There are other ways to bring attention to humanitarian issues without objectifying the female at her expense—as the red squares mentioned earlier show. By being aware of how antiquated, nationalistic gender-roles permeate our daily lives in the 21st century, we are able to mindfully dismantle them and the divisiveness they bring.

Editors' Picks


Criminal Justice Reform in the Age of Mass Incarceration: An Open Letter to Illinois State Legislators

On a basic level, the criminal justice system is overpopulated, leading to incredibly inhumane living conditions for prisoners. More troubling though, the system itself amplifies the existing racism and sexism present in American society at large.

“I just wanted to tell a story for this family.” A Conversation with Fatima Farheen Mirza

A Place for Us, debut novel of author Fatima Farheen Mirza, tells a story of the life of an Indian-American Muslim family and their paths of love, loss, and redemption. In a conversation with The Chicago Monitor, Afreen Mohiuddin and Mirza discuss the background of the novel and the role of her own Hyderabadi upbringing in her life and decisions.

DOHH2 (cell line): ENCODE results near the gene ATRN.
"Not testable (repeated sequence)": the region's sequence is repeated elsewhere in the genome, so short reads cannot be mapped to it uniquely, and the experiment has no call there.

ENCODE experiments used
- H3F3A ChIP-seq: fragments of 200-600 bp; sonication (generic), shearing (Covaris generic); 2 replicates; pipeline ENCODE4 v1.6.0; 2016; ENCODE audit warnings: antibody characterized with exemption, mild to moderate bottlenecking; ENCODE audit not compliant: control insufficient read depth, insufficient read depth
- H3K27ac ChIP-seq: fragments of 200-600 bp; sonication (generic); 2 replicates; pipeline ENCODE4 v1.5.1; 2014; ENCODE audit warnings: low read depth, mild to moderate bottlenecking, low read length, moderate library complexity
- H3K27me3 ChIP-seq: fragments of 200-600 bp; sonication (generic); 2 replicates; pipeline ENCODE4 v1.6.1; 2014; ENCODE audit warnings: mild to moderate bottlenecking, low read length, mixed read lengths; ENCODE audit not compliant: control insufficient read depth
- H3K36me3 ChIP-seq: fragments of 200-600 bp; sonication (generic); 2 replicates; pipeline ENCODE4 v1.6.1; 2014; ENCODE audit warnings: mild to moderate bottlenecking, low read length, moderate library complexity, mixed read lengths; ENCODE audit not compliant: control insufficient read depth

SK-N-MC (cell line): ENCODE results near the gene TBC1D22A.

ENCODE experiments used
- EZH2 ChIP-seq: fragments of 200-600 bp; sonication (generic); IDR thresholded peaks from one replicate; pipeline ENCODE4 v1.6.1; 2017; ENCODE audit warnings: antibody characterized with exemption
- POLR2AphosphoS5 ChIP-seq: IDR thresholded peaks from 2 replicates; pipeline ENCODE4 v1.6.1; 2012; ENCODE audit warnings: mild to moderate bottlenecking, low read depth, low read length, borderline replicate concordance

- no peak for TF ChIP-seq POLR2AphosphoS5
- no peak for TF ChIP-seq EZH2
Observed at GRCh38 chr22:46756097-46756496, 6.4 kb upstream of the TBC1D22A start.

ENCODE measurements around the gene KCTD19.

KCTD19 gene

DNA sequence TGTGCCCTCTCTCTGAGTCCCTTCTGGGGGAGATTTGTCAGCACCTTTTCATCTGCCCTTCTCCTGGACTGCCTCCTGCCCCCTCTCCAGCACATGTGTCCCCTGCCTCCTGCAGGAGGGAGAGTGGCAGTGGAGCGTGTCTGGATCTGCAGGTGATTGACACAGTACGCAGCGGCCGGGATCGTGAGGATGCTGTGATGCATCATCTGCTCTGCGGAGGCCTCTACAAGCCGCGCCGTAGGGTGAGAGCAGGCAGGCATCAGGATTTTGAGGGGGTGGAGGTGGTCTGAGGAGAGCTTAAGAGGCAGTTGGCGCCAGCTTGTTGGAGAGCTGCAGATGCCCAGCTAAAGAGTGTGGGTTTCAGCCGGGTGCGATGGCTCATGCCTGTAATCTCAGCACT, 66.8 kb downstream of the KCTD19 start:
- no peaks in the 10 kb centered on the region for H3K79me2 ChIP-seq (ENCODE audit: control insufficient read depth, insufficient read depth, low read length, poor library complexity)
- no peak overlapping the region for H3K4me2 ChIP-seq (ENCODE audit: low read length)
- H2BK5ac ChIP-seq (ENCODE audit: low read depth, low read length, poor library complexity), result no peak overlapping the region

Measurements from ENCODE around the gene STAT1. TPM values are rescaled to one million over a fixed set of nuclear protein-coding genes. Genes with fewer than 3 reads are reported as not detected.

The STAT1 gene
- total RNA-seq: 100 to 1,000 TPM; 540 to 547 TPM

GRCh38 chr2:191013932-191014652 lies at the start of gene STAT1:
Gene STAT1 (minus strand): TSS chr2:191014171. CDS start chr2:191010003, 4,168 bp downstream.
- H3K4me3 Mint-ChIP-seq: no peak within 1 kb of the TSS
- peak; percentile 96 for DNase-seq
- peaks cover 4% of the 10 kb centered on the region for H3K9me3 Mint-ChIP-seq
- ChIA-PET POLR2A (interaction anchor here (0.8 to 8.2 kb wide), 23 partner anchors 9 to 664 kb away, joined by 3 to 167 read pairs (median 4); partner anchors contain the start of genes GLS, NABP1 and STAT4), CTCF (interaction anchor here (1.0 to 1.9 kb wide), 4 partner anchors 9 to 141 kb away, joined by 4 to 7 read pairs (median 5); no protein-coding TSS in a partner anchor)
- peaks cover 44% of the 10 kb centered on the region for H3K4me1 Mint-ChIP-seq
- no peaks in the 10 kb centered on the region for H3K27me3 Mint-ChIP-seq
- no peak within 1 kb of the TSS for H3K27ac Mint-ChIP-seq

Unsanctified Economic Oppression in the “Un”-Holy Land

Fifty-two years of occupation have dismantled the very essence of economic independence for the Palestinian Territories (i.e., the Gaza Strip and West Bank). The struggle of regaining economic stability and traction under the state of occupation from 1967 until today has proved...

The Opportunity of the Century and the Unresolved Conflict

Jared Kushner, Senior Advisor to the President of the United States, stated that the proposed 50-billion-dollar investment fund would be “the opportunity of the century” at the Peace To Prosperity Workshop hosted in Manama, Bahrain.

Orientalism as an Issue in the Media and Beyond

Orient and Occident are two words that should truly mean nothing. However, they were made into these monumentally relevant and unique topics due to Western European culture’s need to produce a counter to itself. Unfortunately, this belief in the “other”, as Edward Said calls it, would only grow into a more sinister distinction which we see all too often through modern society.






Human Rights